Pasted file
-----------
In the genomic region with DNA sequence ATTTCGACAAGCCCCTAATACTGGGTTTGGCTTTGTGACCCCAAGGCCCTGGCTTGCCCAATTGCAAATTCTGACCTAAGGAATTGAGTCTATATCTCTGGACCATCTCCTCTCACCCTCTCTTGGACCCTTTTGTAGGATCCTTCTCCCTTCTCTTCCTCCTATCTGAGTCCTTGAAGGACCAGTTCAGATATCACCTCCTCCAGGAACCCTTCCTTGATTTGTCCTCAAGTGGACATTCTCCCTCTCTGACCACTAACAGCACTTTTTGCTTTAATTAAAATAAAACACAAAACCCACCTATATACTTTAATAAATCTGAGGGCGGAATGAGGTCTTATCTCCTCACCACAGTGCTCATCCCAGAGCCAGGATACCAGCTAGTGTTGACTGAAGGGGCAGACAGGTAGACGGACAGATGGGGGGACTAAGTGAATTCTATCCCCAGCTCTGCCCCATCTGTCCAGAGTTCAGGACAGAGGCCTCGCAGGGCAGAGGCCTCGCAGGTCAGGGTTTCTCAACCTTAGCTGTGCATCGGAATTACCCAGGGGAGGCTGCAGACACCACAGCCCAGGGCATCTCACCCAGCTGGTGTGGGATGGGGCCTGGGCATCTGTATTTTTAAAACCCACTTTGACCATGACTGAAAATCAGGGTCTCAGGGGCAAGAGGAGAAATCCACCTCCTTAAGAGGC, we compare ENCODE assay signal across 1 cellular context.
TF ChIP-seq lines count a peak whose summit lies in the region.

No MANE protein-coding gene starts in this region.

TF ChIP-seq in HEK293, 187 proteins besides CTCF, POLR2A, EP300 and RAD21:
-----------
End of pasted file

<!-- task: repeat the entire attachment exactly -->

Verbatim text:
In the genomic region with DNA sequence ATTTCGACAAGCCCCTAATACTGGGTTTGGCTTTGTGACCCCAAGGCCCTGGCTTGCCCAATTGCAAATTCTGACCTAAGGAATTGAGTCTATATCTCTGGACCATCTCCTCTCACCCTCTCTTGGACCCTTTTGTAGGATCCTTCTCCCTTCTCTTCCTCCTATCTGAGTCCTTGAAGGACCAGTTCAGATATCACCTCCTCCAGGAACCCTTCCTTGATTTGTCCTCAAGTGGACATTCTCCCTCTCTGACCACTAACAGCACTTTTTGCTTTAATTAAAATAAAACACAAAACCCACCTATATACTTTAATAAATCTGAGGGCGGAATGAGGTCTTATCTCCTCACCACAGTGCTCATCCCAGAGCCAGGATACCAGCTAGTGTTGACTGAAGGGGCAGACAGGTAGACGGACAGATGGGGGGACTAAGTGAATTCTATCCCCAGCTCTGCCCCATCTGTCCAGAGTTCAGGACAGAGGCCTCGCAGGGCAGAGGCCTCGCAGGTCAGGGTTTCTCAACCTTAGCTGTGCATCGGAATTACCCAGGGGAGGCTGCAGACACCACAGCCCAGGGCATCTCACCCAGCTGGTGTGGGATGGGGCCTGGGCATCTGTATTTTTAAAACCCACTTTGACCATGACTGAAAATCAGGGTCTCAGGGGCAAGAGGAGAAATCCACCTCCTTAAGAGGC, we compare ENCODE assay signal across 1 cellular context.
TF ChIP-seq lines count a peak whose summit lies in the region.

No MANE protein-coding gene starts in this region.

TF ChIP-seq in HEK293, 187 proteins besides CTCF, POLR2A, EP300 and RAD21: